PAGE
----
Entertainers and their audience: a two-way relationship

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Glastonbury

Returning from a five day stay in the embrace of Glastonbury 2017 is perhaps an odd time to write a blog about television. Indeed, apart from the 500 hardy souls packing out the Theatre Bar to watch the British Lions test match at 8.30am on Saturday morning, I don’t think a frame of television would have been watched by the 200,000 residents of Worthy Farm.

But something struck me as an audience member more viscerally than ever before. It was both the symbiotic nature of the relationship between audience and entertainer, and the importance of audience context when watching a show.

So here are three quick lessons in audience behaviour and context from the Pyramid Stage:

Lesson One: Welcoming Visual Cues (Radiohead)

Much has been made of Radiohead’s set-list construction, with an hour of their more “challenging” material upfront. As a spectator, though, what really struck me was their decision to use the jumbotron screens on either side of the stage to scratch, distort, layer and generally obliterate the picture of the band playing with a dizzying cut rate. What this succeeded in doing was effectively alienating anyone beyond the front 30 rows from participating in the show. They might as well have dropped a black drape in front of the stage and played behind it.

A live audience feeds off the energy and artisanship of a band and, as I discovered during a lengthy version of ‘Bloom’, a surprising amount of that response is due to the visual cues. So a lesson for brands is that the opening of any form of content must visually draw in and welcome.

Lesson Two: Audience Context (The National & Ed Sheeran)

The National, possibly my favourite band in the world today, played a set to another huge Pyramid Stage crowd. But the section of the audience I watched with were mostly using The National’s timeslot to get a good position for the headlining Foo Fighters. So whilst enthusiastic and eager to listen, they just weren’t that emotionally involved with what they were watching. An important lesson for entertainment brands and television brands alike is that live audience context is still everything. For example comedy is still ideally a collective experience. As neuroscientists have proven, laughter is scientifically contagious, and this should affect everything from scheduling and release times of material, through to the use of live audiences for studio recordings.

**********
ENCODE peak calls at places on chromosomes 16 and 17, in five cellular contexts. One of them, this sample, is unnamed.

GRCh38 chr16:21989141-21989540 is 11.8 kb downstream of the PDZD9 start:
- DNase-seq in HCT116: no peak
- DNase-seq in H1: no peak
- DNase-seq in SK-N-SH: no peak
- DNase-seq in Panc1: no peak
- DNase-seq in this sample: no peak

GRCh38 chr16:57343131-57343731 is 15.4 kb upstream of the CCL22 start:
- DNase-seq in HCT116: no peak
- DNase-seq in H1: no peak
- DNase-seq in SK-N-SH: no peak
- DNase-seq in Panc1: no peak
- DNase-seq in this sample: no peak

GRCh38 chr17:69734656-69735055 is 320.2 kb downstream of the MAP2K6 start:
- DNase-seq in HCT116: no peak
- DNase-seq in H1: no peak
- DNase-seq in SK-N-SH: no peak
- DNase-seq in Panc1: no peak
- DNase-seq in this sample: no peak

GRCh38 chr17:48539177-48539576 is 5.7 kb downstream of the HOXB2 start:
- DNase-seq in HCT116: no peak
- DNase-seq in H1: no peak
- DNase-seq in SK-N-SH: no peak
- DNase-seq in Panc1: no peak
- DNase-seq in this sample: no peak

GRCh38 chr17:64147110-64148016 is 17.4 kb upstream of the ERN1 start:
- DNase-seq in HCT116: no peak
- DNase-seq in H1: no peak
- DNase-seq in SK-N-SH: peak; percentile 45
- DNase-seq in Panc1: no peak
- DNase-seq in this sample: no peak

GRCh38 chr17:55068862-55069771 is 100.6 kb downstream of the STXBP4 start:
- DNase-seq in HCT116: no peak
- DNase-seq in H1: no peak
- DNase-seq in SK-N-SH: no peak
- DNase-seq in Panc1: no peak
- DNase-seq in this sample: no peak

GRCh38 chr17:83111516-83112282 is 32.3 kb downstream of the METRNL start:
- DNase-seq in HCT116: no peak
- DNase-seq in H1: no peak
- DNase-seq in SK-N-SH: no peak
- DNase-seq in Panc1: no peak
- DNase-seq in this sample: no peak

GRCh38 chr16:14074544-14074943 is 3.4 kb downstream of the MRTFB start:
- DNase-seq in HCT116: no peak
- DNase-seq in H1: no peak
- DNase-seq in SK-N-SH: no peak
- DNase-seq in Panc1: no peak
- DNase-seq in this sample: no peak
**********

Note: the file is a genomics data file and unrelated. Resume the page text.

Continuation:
Trying to learn from The National experience, my friends and I decided to watch Ed Sheeran - an artist we had very little relationship with ourselves - from the heart of his most passionate fanbase.

Sure enough, a set that could have been coolly and dispassionately observed (see the Independent review) was transformed into an uplifting, triumphant celebration of all that is great in mass musical participation. Just by viewing context. Because others believe, you are swept along. Integrating a positive audience response from social media as part of your campaign is a clever way of generating this even within linear television.

Lesson Three: Casting Chemistry (Blossoms and others)

For brands seeking to create entertaining content, understanding the dynamic of a team of performers in a show is crucial.

Chemistry is why the original Impractical Jokers on TruTV in the USA is such a hit that the hosts can sell out the O2 Arena in London three nights in a row. Chemistry is also why the UK attempts at a remake of the same format have flopped twice.

Establishing the right chemistry between performer and the watching audience is singularly difficult. For Impractical Jokers the first “audience” response will actually be from the other performers. As viewers at home we feed off their reaction. See also Sky One’s A League of their Own. The unabashed joy that the four stars have in each other’s company draws the audience in. Our Nissan campaign for Team GB works in large part because of the dynamic and the chemistry between our two lead performers - Kirsty and Gareth.

So when reflecting on the best moments of the Glastonbury festival - from the small stage performances by the likes of Little Mammoths, Joseph, Blossoms and Circa Waves, through to the secret shows from Elbow and The Killers - a golden thread runs through them all. Performers who visibly and demonstrably love both each other’s company and, more importantly, what they do.

Audiences like that.

Charlie Mawer is executive creative director at Red Bee.

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